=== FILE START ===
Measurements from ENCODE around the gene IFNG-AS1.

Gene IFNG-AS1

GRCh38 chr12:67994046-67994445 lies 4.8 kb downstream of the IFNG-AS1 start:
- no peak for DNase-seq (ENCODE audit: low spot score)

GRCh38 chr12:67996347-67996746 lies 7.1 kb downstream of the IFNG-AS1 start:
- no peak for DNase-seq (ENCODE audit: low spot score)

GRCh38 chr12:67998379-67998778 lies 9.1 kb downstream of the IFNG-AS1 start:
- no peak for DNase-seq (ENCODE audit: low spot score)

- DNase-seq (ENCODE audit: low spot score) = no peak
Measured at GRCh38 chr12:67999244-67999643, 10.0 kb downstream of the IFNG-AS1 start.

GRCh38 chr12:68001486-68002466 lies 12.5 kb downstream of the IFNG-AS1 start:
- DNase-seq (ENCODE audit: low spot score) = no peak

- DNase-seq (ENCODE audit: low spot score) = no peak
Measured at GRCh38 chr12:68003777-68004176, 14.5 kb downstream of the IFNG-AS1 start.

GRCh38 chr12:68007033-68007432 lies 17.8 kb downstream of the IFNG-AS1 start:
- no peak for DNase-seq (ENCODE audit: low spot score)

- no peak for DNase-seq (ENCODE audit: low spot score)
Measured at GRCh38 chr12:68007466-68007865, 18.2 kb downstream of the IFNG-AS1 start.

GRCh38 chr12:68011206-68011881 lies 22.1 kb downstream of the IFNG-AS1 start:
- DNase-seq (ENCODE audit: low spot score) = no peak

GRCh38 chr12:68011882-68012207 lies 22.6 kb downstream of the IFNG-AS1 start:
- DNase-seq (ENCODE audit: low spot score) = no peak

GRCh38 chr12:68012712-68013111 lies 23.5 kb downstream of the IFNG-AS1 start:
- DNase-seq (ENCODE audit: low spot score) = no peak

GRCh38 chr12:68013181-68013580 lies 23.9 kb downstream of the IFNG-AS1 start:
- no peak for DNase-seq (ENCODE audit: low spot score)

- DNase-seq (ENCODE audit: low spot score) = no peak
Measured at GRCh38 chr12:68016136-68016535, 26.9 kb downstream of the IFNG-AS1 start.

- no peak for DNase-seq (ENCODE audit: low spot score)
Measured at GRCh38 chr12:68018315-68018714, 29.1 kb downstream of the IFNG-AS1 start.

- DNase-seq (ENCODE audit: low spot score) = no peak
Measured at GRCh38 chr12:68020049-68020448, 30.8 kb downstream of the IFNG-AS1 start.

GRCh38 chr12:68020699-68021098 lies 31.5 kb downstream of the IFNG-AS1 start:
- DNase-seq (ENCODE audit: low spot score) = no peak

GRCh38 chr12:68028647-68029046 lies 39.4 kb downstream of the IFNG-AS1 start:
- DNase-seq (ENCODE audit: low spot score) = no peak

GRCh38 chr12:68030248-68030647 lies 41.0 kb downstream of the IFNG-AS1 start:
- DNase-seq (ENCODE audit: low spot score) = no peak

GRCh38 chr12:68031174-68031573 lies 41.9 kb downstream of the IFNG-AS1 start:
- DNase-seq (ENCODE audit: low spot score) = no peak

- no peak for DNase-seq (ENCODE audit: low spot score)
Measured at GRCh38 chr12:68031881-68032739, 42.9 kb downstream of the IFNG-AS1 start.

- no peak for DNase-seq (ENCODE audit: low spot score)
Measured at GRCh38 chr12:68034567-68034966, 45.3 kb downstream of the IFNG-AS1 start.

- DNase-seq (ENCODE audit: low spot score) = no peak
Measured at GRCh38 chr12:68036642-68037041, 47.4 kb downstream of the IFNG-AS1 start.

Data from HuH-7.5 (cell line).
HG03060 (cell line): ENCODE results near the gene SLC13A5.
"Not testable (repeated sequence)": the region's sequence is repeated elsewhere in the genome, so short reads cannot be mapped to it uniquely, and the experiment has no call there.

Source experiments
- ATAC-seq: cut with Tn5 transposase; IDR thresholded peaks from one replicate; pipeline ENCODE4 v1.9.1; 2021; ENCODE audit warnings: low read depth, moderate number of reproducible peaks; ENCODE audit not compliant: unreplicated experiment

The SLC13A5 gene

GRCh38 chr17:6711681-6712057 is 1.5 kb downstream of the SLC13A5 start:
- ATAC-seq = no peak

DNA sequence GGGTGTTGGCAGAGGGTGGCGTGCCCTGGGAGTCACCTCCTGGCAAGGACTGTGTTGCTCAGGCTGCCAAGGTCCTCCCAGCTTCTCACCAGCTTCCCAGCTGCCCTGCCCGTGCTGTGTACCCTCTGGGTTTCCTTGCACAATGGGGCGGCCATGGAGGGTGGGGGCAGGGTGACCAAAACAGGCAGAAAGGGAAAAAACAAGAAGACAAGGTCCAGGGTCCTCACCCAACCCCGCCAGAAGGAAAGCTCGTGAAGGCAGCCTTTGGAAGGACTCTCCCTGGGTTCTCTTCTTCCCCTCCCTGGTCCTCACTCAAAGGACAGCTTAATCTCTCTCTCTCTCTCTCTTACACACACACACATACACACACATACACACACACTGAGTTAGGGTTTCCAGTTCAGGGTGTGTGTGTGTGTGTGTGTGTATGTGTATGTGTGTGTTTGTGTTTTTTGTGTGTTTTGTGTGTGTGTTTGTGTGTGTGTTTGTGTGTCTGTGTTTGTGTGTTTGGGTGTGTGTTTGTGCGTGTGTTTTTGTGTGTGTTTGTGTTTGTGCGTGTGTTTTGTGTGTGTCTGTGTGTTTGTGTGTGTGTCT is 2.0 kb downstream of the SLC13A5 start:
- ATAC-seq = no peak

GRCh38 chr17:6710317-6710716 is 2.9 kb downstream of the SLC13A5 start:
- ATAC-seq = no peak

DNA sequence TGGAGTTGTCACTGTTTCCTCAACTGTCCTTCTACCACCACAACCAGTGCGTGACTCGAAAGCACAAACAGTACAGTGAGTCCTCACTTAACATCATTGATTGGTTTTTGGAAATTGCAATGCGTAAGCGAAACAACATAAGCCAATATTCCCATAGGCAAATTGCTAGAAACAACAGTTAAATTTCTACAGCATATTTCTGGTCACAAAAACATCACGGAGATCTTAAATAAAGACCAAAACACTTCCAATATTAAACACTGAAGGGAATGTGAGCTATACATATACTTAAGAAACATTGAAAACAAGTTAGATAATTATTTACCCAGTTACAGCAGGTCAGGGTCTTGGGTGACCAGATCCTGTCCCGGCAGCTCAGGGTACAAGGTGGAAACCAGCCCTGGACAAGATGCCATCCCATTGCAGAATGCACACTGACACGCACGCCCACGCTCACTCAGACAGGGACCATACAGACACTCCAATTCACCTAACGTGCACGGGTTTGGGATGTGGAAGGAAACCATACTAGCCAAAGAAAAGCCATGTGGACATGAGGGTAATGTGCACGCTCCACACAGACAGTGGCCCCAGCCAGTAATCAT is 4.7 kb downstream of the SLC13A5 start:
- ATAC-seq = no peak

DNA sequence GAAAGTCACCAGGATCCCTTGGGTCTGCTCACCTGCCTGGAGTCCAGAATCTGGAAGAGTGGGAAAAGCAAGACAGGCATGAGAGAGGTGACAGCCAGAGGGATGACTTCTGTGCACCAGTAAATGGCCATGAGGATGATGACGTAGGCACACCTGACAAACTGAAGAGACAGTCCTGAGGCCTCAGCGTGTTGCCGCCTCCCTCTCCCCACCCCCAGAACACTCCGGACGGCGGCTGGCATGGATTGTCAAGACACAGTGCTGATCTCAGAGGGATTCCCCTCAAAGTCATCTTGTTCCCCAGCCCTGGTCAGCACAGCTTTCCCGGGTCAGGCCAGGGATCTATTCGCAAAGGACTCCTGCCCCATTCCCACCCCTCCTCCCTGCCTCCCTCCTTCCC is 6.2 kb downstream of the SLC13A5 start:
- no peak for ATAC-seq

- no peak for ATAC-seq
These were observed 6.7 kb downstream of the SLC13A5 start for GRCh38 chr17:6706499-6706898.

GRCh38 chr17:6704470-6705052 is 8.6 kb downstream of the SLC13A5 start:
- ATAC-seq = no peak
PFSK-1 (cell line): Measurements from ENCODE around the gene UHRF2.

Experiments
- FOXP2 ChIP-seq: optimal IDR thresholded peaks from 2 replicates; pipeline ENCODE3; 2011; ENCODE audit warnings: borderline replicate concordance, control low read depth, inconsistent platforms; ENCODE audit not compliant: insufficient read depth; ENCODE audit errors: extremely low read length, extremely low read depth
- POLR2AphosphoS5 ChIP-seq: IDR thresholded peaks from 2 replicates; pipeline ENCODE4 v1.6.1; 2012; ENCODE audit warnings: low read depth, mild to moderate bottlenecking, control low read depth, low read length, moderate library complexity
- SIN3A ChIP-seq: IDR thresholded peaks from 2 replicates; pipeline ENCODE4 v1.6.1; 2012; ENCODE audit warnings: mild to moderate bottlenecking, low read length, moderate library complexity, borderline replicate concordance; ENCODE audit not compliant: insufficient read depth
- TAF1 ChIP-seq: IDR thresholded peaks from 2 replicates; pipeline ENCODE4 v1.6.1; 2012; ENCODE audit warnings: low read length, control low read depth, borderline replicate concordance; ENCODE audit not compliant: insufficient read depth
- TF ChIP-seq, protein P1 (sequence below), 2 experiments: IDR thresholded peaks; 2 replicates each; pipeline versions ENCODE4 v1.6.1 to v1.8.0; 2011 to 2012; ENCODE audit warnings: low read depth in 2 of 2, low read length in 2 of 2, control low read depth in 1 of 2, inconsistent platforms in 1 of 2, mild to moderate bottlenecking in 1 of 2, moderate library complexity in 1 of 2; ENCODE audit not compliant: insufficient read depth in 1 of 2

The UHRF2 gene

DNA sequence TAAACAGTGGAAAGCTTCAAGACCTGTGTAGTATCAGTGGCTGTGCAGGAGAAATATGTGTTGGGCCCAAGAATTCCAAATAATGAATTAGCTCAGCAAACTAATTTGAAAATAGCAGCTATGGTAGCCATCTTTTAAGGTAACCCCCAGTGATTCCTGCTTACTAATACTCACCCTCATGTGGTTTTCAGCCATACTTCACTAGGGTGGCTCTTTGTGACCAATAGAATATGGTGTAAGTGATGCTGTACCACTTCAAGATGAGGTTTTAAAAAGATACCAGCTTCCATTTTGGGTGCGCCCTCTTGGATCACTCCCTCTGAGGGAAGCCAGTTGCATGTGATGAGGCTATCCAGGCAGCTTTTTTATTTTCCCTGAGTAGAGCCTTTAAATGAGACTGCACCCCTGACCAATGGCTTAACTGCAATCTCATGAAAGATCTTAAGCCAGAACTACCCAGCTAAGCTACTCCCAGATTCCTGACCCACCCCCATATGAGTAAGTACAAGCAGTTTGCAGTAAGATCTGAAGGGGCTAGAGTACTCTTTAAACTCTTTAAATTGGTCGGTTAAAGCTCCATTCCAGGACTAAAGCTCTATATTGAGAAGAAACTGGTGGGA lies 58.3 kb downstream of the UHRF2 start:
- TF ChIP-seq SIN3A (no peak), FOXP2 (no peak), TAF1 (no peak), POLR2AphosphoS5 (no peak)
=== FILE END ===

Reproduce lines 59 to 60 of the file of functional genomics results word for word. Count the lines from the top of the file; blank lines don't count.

DNA sequence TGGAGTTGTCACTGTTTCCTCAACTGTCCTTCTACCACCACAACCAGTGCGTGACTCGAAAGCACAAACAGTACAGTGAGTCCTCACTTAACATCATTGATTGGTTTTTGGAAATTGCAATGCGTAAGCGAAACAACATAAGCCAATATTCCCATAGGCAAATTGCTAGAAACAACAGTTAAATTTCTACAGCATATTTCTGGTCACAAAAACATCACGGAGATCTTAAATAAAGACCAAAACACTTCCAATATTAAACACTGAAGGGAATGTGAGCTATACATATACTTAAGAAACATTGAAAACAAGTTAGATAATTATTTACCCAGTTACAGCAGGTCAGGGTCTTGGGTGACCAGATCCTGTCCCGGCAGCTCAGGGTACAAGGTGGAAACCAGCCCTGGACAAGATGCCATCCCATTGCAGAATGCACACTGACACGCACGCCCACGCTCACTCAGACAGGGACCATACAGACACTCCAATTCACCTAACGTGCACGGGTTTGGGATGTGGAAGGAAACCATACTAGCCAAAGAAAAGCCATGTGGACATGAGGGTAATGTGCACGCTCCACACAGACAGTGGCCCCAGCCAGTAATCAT is 4.7 kb downstream of the SLC13A5 start:
- ATAC-seq = no peak